The majority of the return, however, was in the form of prospects such as defencemen Artem Grushnikov, Kevin Bahl, Hunter Brzustewicz and Joni Jurmo, as well as draft picks, including an extra first-round selection in both 2024 and 2025.

The Flames shedding salary in those transactions gave the club working cap space Monday when Calgary was about $2 million over the floor of $65 million.

"If there's opportunity to make moves, moving forward, for sure we have flexibility," Conroy said. "Is there anything that we can kind of help us in that age group we'd really like to get, in that 23? When we got Bahl, that was a real nice age. If we can get a player in that age group, that would be something we'd really look at."

Lomberg, 29, played four seasons in Florida and is thus a former teammate of current Flames Jonathan Huberdeau and Mackenzie Weegar. Lomberg appeared in six playoff games for the Panthers this season, including Game 7 of the Cup final.

The five-foot-nine, 184-pound winger from Richmond Hill, Ont., had 28 goals and 21 assists and 327 penalty minutes in 246 career games with Florida.

Lomberg returns to the team with which he made his NHL debut in 2017-18. He played 11 games for the Flames that season when Conroy was an assistant GM.

"He brings that speed, that energy, the life to the room that you need," Conroy said. "Now he's a Stanley Cup champ, so he's going to bring that pedigree with him here too."

Bean, 26, played the majority of his Western Hockey League career at the Saddledome with his hometown Calgary Hitmen.

"There's definitely a draw with it being my hometown, but there's a lot a lot to like in terms of the organization," said Bean, whose father John retired as Flames president and CEO this spring.

"I'm very familiar with it and people that are here and it means something to me to play for the Flames. I've watched them my whole life. I was around them when I was in junior."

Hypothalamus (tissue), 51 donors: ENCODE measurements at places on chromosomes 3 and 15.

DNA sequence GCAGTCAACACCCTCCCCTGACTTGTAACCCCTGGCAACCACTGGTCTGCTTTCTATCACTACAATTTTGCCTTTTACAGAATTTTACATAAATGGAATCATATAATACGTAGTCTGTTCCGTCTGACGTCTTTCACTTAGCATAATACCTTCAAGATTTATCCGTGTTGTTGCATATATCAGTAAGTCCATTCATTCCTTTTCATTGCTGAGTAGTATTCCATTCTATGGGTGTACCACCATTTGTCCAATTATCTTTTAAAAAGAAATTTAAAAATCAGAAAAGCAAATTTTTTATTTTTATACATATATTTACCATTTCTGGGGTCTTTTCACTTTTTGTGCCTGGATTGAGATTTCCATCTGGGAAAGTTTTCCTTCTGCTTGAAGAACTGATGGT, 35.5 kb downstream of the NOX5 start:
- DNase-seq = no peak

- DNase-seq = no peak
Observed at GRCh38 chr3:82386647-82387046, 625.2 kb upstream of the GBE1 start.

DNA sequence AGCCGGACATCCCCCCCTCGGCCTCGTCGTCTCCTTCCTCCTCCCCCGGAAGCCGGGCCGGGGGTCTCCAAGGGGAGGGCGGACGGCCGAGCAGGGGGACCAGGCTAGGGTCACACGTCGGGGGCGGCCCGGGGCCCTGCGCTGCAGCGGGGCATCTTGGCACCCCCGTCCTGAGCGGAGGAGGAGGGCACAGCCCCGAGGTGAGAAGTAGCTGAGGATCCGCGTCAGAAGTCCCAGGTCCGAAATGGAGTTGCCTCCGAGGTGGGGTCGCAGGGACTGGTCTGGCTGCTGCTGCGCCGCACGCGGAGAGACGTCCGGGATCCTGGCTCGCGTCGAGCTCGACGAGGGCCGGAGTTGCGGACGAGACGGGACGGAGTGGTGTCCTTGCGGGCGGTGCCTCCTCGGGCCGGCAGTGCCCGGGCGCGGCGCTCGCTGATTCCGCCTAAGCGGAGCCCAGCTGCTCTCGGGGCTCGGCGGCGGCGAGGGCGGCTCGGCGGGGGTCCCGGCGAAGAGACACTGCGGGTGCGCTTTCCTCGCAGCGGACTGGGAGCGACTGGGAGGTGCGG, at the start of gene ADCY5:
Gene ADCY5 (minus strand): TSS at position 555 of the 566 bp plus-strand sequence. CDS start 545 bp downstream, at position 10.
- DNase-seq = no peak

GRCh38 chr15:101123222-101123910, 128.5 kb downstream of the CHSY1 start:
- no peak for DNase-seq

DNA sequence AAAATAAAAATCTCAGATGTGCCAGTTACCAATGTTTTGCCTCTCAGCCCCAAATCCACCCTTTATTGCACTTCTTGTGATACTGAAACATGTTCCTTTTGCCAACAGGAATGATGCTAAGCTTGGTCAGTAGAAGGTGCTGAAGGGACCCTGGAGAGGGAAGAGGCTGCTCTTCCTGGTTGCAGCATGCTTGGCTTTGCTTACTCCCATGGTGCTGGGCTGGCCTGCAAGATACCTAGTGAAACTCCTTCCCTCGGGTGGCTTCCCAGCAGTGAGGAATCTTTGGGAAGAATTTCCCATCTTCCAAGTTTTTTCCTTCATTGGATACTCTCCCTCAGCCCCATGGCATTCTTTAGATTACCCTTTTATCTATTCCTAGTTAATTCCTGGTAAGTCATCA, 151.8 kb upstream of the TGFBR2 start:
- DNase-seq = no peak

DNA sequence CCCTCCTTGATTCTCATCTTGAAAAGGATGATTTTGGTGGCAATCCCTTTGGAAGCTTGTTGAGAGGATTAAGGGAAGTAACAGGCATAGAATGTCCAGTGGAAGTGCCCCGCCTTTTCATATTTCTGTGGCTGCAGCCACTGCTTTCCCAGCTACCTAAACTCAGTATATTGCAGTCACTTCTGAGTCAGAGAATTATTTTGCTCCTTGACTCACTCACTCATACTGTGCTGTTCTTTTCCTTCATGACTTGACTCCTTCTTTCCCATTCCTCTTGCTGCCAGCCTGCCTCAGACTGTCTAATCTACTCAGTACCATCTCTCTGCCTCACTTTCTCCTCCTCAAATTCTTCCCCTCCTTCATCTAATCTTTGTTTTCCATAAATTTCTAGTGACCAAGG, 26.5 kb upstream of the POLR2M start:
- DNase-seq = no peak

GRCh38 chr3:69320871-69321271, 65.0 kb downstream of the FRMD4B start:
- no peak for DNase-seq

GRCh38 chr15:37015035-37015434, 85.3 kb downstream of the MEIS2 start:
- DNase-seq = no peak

The six-foot-one, 191-pound rearguard had four goals and nine assists in 71 games last season for the Columbus Blue Jackets.

Mantha, of Longueuil, Que., had a combined 23 goals and 21 assists for Washington and Vegas this past season. The Capitals traded the 29-year-old to the Golden Knights on March 5.

The six-foot-five, 230-pound winger has 142 goals and 154 assists in 494 career NHL games with Detroit, Washington and Vegas.

Frk, 30, had seven goals and nine assists in 33 Swiss league games last season. He's appeared in 124 NHL games with Los Angeles, Detroit and Carolina. He played major junior hockey for the QMJHL's Halifax Mooseheads and won a Memorial Cup in 2013.

Cooley, 27, appeared in six NHL games for the San Jose Sharks this past season for a 2-3-1 record, a 4.98 goals-against average and an .870 save percentage.

Among the players who departed the Flames on Monday, left-winger A.J. Greer signed a two-year contract with the Panthers. Free-agent defenceman Oliver Kylington appeared on his way out of Calgary as Conroy indicated he and the team were far apart on an agreement.

This report by The Canadian Press was first published July 1, 2024.

News from © The Canadian Press, 2024
The Canadian Press